"I expect that the adjustment to more-sustainable patterns of spending and production and saving will occur in an orderly manner. The response of asset markets to changing attitudes and appetites will induce gradual adjustments in spending. But as you think about your risk-management challenges over coming years, you need to keep in mind that our economy is in unexplored territory in many respects. Historic patterns of movements in interest rates, exchange rates, and house prices may not be very good guides to future relationships."
Want some more? Here it comes!
"Who would have anticipated that the dollar would strengthen in 2001 as the Federal Reserve eased aggressively or that long-term interest rates would fall as we gradually reduced monetary accommodation over the past year? Even orderly adjustments may involve new combinations of market developments. And the risk of rapid adjustments and unusual configurations of asset price movements is higher than normal."
Tail events, that is, asset price movements that are much more extreme than our usual experience, were his next focus. Firms could no longer assume that they could reduce their risk by adjusting positions as trades might only be possible at smaller volumes.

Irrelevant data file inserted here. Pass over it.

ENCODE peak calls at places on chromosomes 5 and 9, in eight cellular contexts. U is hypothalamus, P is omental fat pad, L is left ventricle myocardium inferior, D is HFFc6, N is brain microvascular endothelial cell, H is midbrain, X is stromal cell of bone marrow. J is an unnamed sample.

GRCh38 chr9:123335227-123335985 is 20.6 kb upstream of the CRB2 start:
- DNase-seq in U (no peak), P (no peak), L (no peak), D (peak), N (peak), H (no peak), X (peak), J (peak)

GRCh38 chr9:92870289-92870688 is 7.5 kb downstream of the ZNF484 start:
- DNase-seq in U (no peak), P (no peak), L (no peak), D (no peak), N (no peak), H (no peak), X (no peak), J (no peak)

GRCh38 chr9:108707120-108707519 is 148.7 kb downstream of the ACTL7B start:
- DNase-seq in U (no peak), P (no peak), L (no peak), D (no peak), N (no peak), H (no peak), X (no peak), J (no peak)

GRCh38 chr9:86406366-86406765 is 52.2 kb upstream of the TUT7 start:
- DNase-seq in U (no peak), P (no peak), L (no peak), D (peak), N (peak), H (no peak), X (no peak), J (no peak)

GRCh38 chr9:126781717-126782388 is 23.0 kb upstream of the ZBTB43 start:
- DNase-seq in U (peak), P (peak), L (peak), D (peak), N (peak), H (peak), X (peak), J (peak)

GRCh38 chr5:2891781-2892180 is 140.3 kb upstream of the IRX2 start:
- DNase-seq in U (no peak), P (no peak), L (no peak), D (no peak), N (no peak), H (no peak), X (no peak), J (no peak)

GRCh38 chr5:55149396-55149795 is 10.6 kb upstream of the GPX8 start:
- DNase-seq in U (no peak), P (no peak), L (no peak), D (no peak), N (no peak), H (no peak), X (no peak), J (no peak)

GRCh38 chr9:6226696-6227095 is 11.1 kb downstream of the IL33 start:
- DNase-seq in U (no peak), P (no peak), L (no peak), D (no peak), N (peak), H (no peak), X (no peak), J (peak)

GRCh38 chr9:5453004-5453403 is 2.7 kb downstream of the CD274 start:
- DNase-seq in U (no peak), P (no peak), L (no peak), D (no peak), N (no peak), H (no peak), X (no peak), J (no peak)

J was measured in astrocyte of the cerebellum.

"The challenges posed by tail events are not limited to market liquidity risk. They have broader effects on the measurement and management of market and counterparty credit risk, too. Managers of market risk typically mark positions to market and compute the value of positions under different assumptions about future price changes. During a tail event, wider bid-offer spreads are expected, reducing the accuracy of valuations of existing positions. More importantly, however, the dynamics of prices during tail events for individual assets and for assets in relation to each other likely are different from those observed in normal market conditions."
Kohn expects bankers to put in extra hours for stress testing.